The production of an inflammatory pamphlet addressing racial separatism within local government has disappointed the race relations commissioner.
The pamphlet, designed by Hobson's Pledge, would be distributed through New Zealand in the coming days and asks voters to be wary of council candidates.
"Want your rates spent on racial separatism?", the pamphlet asked.
Above the message a picture depicting an multi-ethnic group holding a banner which read, "we are one" was displayed. Behind them, a large wave was arched over and about to break with the word "separatism" on it.
The pamphlet also alleged mayors, councillors and bureaucrats were intent on dividing communities, handing power and money out according to ancestry and ethnicity.
Various legislation in New Zealand, under the Treaty of Waitangi, meant councils had obligations to ensure fair representation of Māori. Consultation and decision-making processes were included, race relations commissioner and former Gisborne mayor Meng Foon said.
"In a multicultural society with bicultural foundations, New Zealand must honour the Tangata Whenua status of Māori," he said.
"As a former mayor, I have seen that it is has been beneficial for councils to consider their challenges through a Māori lens, which is made possible, when Māori are at the decision-making table in councils.
"I am disappointed to hear that a group is challenging these principles."
The whistleblower who sent the pamphlet to the Herald said they were "deeply concerned" by the message it sent.
"One cannot miss the symbolism of the wave, suggesting that the minority cultures will inundate us.
"By labelling the wave 'separatism', they're obscuring its meaning; but simply reading the pamphlet shows that 'separatism' is a euphemism for minority cultures and identities being recognised and having agency.
"I am deeply concerned by its content ... This imagery is incendiary, and possibly raises to the level of hate speech."
On the back, the pamphlet addressed why, in the opinion of Hobson's Pledge, it was wrong to have gifted council seats or separate wards for Māori.
When Hobson's Pledge spokeswoman Casey Costello saw the picture, she saw a united group of people about to be undone by separation.
"The issue isn't about Māori wards, it's about asking the councillors about their intentions of where they stand on the issue," Costello said.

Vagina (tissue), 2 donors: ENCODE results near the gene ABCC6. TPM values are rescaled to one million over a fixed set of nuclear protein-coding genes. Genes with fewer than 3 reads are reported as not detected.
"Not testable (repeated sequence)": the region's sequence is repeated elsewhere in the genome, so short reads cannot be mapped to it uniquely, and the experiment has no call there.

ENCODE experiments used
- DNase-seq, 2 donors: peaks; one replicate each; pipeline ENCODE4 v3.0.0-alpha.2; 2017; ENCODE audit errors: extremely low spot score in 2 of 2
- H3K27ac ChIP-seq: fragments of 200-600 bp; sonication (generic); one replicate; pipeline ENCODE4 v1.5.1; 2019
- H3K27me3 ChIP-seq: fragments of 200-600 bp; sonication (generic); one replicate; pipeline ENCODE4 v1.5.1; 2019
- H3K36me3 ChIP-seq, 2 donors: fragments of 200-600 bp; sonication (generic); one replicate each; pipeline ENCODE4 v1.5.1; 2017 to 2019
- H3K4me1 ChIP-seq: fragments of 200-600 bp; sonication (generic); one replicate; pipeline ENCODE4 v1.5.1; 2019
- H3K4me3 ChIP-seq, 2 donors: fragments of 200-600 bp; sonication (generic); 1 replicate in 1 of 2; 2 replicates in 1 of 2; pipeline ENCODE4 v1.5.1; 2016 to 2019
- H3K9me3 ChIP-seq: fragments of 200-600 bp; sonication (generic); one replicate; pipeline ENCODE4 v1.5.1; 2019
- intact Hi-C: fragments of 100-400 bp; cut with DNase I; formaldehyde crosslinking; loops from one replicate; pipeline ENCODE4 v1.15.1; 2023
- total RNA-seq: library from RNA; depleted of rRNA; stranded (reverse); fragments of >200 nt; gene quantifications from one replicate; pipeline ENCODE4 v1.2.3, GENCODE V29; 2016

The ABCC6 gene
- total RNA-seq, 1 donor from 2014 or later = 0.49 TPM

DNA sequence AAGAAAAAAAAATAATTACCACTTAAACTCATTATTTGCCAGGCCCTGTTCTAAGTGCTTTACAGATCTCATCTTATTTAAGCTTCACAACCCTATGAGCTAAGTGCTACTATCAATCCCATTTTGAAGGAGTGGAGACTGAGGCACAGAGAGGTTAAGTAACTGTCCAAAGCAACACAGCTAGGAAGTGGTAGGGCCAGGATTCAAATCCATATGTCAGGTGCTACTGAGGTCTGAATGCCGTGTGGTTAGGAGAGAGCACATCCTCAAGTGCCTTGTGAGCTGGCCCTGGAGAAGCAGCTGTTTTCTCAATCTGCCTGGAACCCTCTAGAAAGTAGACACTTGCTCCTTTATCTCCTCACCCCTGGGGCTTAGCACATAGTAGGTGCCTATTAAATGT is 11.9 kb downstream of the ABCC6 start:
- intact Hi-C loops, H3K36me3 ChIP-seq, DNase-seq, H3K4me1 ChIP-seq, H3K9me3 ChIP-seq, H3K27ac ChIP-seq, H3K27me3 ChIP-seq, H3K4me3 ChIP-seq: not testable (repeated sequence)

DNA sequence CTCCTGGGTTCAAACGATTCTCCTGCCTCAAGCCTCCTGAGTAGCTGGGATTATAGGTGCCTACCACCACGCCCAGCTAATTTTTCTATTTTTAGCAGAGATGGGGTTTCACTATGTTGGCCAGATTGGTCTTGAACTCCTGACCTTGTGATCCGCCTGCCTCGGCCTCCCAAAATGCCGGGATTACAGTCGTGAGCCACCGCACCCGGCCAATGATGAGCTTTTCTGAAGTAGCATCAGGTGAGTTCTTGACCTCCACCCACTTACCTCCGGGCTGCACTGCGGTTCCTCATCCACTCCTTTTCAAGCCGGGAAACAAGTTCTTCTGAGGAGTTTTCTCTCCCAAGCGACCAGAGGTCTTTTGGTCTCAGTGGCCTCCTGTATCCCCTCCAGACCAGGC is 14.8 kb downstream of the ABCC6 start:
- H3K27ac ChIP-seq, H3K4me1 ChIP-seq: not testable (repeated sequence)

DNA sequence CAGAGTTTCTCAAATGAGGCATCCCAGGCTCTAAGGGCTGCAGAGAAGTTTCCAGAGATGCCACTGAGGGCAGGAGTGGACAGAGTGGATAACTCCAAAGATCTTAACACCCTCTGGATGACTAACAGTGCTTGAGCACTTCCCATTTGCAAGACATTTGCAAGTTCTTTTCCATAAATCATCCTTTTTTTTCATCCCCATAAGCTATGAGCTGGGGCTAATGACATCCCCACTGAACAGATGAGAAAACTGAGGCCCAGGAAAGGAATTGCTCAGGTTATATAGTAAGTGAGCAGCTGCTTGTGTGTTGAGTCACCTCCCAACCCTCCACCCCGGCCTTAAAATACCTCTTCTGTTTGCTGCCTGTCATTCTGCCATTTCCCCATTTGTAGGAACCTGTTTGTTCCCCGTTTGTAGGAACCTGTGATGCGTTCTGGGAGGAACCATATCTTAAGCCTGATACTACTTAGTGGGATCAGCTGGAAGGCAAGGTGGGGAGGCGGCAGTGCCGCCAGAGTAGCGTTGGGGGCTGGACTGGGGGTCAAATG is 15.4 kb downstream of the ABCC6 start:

"Māori are a part of the community, we're not separate ... Māori doesn't want anything different, so why separate? Why separate council funding?
"We need to have these conversations and I'm prepared to be confronted on it but the motive is genuine."
Councillors in Whakatane, Bay of Plenty and Manawatu had voted on separate Māori wards previously but all were rejected.
There was no doubt Hobson's Pledge was tapping into an area of unease around local government and Māori, political commentator Bryce Edwards said.
Generally, local governments had become more responsive to Māori and were more concerned to deal with issues of ethic inequality.
"Of course, all levels of government in New Zealand have been making major efforts to deal with racism and to address historic injustices," he said.
"The main way that local government authorities have done this is to focus on their role as Treaty partners.
"There have been plenty of ramifications of this process, which means that local government have brought into being special consultation with Māori, and have put resources and consideration into ethnic-related projects."
Meanwhile, in Auckland, the Independent Māori Statutory Board had two members who sat with voting rights on several council's committees. It also provided guidance to the council on issues impacting Māori to improve council responsiveness in the community.
Board membership was selected through an appointment process but change to the system was needed, Auckland mayoral candidate John Tamihere said.
"It's not working because it's appointed as opposed to elected.
"We need greater transparency and accountability and we need to have elected representatives like everybody else."